Client perspectives on an outreach approach for HIV prevention targeting Indonesian MSM and transwomen
Health Promotion International , Volume 35 - Issue 5 p. 916- 924
This study explored clients’ perspective on an outreach approach to promote HIV testing in Indonesia targeting men who have sex with men (MSM) and transgender women (transwomen or waria). Semistructured qualitative interviews were conducted with 32 individuals (21 MSM and 11 waria) who had received services from outreach workers (OWs) in five cities in Indonesia. Participants in this study reported positive experiences with the outreach approach and perceived OWs as their motivators in accessing HIV testing as well as HIV care and treatment. OWs provided easy-to-understand HIV information. Clients expected OWs to be well-trained and more creative in performing outreach. They perceived that the Internet and social media have helped them considerably to stay in touch with OWs. Yet, they expressed that such virtual contacts could not simply replace the face-to-face contact, especially for waria. Furthermore, clients suggested outreach to be delivered in a more appealing manner, for example through activities that may facilitate clients learning professional or life skills. They also asserted that as an HIV prevention approach, outreach needs to use more positive framing and go beyond HIV and health contents, chiefly for the youth. Future outreach programmes should facilitate OWs in providing tailored services based on the level and type of support that the clients need, and in applying varied proportion and levels of sophistication in the use of online and virtual platforms for outreach.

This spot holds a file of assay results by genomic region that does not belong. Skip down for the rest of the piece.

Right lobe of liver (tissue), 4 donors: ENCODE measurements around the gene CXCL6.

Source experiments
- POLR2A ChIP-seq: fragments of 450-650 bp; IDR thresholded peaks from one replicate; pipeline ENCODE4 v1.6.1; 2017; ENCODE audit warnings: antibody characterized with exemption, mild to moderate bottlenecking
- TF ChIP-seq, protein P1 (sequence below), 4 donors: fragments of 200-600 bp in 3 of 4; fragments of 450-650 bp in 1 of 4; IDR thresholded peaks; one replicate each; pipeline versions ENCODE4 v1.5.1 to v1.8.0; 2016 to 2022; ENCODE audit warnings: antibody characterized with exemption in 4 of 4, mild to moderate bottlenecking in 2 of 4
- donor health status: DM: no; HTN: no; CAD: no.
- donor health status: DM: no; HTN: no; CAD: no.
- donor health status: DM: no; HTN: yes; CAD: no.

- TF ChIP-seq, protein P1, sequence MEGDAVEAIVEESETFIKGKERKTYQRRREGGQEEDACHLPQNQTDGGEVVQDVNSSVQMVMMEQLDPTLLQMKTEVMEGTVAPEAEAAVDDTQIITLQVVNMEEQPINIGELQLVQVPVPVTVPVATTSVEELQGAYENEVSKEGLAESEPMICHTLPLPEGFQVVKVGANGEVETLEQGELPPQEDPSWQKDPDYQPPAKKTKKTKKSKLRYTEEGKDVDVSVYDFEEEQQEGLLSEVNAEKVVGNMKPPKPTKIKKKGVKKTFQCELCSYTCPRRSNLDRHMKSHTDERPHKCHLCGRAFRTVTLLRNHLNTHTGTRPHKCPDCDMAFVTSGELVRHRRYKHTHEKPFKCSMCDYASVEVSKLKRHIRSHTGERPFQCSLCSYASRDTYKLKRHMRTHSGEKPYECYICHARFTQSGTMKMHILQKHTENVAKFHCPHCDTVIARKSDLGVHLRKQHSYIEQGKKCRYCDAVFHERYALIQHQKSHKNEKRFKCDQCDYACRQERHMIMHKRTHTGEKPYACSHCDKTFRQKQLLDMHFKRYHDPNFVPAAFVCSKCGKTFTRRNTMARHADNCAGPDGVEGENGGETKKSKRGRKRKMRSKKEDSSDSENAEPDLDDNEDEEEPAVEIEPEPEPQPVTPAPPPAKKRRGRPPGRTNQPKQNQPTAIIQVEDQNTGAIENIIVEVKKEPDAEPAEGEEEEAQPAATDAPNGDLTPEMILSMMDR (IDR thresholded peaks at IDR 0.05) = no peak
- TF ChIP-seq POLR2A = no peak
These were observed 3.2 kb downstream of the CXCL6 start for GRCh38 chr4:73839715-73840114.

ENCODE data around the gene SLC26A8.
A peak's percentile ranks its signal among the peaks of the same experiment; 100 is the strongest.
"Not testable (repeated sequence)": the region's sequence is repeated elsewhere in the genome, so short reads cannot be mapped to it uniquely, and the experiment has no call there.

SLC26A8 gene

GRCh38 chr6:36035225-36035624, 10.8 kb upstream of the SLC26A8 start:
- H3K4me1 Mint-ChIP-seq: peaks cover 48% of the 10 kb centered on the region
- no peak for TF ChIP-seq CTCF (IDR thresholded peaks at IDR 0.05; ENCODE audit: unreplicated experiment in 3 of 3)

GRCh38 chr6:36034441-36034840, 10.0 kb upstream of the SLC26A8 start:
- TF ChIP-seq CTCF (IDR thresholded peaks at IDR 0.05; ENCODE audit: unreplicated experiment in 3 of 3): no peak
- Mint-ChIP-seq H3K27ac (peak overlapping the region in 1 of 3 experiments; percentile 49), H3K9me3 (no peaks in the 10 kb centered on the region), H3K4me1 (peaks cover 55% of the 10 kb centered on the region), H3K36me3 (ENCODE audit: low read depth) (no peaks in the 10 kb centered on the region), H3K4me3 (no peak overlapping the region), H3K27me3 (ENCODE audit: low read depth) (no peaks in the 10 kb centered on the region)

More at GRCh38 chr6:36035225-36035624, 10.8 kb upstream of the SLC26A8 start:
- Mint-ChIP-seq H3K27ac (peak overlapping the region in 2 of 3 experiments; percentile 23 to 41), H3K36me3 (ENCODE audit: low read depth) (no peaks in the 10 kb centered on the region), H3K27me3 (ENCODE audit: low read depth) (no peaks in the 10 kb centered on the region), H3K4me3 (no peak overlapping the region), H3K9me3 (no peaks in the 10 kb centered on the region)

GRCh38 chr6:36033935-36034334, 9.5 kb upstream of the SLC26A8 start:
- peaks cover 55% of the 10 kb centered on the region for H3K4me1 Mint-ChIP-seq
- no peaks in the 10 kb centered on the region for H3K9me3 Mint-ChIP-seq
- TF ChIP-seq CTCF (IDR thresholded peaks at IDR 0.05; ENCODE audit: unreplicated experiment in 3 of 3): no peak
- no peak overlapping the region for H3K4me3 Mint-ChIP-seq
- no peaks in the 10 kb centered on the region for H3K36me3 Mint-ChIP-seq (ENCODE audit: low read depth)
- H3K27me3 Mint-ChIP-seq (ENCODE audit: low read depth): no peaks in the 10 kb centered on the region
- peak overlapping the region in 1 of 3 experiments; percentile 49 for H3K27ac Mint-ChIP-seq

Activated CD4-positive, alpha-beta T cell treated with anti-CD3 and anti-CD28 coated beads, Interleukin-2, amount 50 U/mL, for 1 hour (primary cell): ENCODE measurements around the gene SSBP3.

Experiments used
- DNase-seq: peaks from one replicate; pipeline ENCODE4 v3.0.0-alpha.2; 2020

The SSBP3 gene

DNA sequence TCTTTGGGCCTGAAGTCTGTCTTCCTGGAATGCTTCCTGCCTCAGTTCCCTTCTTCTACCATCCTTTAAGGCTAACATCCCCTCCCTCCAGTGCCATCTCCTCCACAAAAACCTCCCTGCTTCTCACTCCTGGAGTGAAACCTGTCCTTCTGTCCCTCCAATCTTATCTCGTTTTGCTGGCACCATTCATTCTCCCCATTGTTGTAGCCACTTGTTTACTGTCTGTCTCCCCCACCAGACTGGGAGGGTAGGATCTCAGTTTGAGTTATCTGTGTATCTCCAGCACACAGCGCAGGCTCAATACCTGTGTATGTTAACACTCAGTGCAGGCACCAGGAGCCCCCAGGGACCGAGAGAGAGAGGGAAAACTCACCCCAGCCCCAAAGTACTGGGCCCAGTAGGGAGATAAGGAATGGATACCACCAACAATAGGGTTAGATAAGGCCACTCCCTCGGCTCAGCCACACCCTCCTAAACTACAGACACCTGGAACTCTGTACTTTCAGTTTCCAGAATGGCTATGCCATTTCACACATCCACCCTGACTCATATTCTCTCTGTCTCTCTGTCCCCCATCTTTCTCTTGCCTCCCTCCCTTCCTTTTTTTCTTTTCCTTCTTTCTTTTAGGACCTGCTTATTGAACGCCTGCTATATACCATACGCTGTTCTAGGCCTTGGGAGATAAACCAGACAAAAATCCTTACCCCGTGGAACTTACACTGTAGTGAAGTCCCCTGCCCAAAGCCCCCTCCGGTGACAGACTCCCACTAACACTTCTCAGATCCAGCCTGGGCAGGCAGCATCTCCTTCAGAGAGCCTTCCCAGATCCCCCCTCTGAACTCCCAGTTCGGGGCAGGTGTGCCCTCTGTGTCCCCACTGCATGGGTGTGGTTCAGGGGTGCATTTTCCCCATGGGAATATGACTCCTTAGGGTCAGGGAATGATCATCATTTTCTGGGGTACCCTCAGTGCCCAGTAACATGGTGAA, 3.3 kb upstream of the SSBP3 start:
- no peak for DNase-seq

|HIV prevention, outreach, MSM, transgender, qualitative study, Indonesia|
|Health Promotion International|
|Organisation||Erasmus MC: University Medical Center Rotterdam|
Nugroho, A., Erasmus, V, Krier, S.E., Reviagana, K.P., Laksmono, P.A., Widihastuti, A., & Richardus, J.H. (2020). Client perspectives on an outreach approach for HIV prevention targeting Indonesian MSM and transwomen. Health Promotion International, 35(5), 916–924. doi:10.1093/heapro/daz075